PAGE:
Article 27 - Home-rule legislation to extend BANs. Town Manager Sullivan explained that the 5-year limit for Symmes bond anticipation notes runs out next April. If Symmes progress were delayed, the town would need to bond the money, and that would affect the tax rate. He no longer thinks that this will be necessary, but asked for it to be approved just in case. Gordon Jamieson moved to postpone debate until after the Symmes update is delivered on May 8. I didn't understand why he wanted to do this. This vote and the Symmes update are pretty unrelated. It felt like an unnecessary and inefficient parliamentary move. Mr. McCabe asked for a clarification/amendment about the final clause which didn't make grammatical sense. Mr. Tosti suggested a change. Chris Loreti asked a series of questions, and ultimately suggested that the selectmen could use this to use Symmes revenues to prevent an override at the expense of the Symmes debt paydown. This is a pretty complex question with multiple variables. I think Mr. Loreti's suggestion is pretty far afield. So long as the Symmes money doesn't make it on to the tax rate, it will be very difficult for him to convince anyone that the selectmen are diverting funds. There were questions about who approves the BANs and how the money is to be used. There was some testy back-and-forth between Mr. Gilligan and Mr. Tosti on these answers. The motion to postpone failed, and the motion was approved 183-5. Mr. Tosti and Mr. Judd gave notice of reconsideration.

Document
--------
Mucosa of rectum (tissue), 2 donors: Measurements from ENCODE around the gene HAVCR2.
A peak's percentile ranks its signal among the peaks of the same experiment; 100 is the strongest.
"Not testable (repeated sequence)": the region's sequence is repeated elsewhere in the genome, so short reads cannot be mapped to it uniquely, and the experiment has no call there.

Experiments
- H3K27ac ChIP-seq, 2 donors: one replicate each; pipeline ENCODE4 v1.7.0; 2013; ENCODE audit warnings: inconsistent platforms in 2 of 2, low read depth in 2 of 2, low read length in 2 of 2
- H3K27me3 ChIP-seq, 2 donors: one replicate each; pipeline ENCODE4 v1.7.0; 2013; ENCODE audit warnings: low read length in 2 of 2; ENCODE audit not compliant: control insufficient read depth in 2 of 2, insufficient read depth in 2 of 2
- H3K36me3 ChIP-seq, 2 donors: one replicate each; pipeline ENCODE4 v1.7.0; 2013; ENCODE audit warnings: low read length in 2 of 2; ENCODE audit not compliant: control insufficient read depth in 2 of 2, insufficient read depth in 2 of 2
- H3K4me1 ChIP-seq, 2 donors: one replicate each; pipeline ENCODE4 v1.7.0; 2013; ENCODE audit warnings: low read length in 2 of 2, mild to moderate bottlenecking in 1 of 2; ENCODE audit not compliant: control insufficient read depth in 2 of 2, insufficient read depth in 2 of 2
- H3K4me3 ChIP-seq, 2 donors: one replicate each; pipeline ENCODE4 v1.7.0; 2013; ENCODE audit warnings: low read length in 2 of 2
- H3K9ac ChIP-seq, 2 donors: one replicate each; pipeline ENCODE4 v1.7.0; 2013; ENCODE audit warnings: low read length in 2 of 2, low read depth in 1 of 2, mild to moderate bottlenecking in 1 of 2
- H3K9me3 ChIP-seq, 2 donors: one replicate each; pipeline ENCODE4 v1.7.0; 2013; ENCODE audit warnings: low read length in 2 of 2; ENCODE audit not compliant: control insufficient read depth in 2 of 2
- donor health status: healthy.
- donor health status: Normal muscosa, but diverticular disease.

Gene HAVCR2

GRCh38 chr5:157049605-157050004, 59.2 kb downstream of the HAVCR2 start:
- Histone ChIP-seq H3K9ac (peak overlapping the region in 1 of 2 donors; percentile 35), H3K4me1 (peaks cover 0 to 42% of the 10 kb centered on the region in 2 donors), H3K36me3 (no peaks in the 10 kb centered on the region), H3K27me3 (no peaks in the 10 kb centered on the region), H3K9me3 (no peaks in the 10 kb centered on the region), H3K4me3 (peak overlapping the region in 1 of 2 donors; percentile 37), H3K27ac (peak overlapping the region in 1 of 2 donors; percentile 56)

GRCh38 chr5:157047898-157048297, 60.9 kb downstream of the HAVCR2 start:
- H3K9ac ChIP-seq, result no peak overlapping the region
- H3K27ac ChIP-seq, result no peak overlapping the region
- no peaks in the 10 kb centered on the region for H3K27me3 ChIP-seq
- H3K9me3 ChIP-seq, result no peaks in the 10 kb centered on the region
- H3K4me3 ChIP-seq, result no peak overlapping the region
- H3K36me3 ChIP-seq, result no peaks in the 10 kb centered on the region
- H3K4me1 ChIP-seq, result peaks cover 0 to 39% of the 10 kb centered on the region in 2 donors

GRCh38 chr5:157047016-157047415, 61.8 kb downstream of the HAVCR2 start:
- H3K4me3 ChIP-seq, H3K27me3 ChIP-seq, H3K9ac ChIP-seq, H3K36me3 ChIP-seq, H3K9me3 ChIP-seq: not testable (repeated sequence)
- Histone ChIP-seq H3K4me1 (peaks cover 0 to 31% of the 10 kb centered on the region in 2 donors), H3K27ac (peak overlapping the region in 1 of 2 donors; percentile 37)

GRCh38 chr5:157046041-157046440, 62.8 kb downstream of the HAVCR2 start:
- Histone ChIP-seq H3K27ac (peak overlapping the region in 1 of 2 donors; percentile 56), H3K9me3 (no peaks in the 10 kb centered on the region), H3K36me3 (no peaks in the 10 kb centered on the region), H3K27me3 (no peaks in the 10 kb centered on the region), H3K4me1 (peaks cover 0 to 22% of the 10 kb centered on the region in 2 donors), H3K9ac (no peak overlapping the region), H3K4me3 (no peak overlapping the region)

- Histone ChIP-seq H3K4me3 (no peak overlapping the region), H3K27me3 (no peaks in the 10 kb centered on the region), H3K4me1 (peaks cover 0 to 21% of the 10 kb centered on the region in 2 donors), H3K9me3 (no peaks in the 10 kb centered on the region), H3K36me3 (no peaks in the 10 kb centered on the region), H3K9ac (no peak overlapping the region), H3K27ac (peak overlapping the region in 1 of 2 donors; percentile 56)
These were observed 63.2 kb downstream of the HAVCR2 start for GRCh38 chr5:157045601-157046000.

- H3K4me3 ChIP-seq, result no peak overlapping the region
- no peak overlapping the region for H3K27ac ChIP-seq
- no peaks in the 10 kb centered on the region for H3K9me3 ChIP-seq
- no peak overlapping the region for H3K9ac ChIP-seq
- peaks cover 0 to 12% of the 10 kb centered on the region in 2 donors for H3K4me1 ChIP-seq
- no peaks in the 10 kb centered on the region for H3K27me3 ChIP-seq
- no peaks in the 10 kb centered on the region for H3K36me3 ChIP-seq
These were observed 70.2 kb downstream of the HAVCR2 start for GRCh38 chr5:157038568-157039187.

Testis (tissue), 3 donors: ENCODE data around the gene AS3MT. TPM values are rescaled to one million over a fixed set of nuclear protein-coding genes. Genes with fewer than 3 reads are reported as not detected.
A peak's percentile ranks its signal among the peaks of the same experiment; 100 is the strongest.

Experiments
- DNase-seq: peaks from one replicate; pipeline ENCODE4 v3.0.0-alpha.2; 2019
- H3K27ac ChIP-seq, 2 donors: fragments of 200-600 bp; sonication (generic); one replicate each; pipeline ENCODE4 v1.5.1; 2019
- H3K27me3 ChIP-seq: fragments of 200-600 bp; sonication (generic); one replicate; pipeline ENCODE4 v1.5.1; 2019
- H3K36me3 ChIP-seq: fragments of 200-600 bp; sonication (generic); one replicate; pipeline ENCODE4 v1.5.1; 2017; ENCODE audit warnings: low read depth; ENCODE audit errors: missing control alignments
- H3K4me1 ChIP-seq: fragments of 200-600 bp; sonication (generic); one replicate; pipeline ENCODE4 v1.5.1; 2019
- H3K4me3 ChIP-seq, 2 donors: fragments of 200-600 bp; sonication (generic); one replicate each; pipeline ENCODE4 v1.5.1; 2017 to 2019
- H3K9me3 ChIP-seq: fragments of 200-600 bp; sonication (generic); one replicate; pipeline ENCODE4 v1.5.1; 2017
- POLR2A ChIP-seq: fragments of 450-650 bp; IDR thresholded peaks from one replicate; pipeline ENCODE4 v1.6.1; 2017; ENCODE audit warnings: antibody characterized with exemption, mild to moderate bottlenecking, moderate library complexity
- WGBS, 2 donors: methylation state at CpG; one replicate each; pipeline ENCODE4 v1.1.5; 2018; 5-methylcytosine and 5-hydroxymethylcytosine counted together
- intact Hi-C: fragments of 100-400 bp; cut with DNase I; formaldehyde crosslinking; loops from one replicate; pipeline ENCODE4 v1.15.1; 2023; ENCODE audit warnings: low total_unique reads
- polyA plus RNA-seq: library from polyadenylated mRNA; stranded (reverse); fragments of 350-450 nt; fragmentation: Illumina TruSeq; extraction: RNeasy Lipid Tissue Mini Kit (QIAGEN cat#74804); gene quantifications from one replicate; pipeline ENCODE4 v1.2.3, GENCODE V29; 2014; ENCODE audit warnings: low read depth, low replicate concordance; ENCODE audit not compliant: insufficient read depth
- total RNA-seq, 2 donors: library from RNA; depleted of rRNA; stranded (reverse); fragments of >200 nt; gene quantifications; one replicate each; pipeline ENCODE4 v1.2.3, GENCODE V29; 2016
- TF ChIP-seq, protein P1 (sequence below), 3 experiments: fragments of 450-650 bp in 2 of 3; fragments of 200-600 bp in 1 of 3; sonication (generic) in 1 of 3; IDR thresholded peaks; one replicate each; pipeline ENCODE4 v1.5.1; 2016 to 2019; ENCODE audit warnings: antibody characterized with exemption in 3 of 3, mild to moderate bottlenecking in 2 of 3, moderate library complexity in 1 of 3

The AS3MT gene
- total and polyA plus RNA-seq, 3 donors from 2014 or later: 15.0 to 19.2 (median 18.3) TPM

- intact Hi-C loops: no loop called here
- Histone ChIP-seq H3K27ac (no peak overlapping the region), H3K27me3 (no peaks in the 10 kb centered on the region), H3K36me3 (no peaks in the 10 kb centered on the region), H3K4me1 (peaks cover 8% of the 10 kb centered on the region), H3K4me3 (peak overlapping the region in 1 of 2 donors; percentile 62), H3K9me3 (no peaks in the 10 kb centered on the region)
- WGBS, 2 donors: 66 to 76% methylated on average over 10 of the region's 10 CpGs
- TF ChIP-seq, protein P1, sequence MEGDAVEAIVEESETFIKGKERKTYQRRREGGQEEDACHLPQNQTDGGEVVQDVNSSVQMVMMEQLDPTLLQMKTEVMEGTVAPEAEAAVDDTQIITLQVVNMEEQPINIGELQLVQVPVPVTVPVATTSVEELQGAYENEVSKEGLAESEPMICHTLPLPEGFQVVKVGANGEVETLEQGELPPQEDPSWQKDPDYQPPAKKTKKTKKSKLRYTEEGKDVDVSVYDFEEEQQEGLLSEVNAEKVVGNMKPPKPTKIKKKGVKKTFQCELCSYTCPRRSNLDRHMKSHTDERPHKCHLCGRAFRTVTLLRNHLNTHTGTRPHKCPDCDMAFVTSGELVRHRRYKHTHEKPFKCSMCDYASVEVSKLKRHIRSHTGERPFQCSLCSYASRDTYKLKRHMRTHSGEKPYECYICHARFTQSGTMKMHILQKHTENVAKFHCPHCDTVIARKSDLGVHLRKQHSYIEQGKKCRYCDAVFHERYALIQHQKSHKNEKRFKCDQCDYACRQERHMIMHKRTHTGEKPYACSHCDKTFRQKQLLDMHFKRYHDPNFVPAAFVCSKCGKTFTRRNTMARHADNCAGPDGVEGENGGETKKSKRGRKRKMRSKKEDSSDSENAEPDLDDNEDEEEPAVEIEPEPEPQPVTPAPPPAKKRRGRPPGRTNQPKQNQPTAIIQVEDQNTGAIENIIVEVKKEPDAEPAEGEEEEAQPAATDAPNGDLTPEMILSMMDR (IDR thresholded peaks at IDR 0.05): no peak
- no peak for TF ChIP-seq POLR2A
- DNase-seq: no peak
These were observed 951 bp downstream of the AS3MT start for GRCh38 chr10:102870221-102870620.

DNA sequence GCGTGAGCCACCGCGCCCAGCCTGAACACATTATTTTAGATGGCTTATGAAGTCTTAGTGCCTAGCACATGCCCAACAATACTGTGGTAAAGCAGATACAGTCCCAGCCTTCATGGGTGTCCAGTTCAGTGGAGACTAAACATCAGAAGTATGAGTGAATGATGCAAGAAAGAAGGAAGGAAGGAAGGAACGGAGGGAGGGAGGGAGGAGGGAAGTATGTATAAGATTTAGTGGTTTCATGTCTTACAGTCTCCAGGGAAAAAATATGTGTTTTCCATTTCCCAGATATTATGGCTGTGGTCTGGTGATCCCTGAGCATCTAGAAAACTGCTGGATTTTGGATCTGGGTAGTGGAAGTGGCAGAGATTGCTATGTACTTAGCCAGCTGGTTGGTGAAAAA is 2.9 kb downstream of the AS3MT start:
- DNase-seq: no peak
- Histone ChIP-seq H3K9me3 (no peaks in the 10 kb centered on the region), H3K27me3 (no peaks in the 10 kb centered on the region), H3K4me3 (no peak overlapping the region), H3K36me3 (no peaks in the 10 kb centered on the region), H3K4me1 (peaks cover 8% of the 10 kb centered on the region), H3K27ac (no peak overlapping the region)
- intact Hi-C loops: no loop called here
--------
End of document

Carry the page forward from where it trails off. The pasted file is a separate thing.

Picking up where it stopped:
Article 28 - Tax Deferrals. Selectman Annie LaCourt said the Selectmen were planning on reconsidering this on May 1 and asked for a postponement to May 3. Postponement was approved. I will be at the selectmen's meeting on May 1. I believe they have come around to the idea that lowering the interest rate will dramatically increase the cost to the town, and it will essentially benefit heirs, not taxpayers. I've provided the board with some demographic data that supports my arguments..

Article 29 - Tax Deferrals. Recommended no action because it is covered in Article 28. Approved. Chris Loreti and Lyman Judd gave notice of reconsideration.

Article 30 - Additional Burial Site Study. Brian Sullivan explained that the town is running out of places to bury its residents. This group will study where to put them before we run out. The Town Manager said, and I quote, that "this situation must be avoided at all costs." Statements like that just crack me up. Close the schools, fire the public safety employees, and use the money to buy houses, tear them down, so that we can. . . bury our dead. I hope that the study committee does an analysis of how long it will be until we have to use developed land to bury people - it should be a simple enough equation. Then again, our lakes are large and unused. What about burial at sea (pond)? I'm only half kidding. Motion passed.

Article 31 - State Aid Task Force. Annie LaCourt gave the selectmen's endorsement. Freeland Abbot had questions about the wording of the committee composition and after discussion offered an amendment. Confusion continued, and the meeting recessed. After returning from recess, the issue was still unresolved. A motion to postpone to next week was offered, and was defeated. A motion to postpone to 10PM carried. This series really illustrated the meeting pace. This is a set of people that want to move and they won't take no for an answer. Other votes earlier in the meeting were equally emphatic: delay is not an option this year (at least so far). .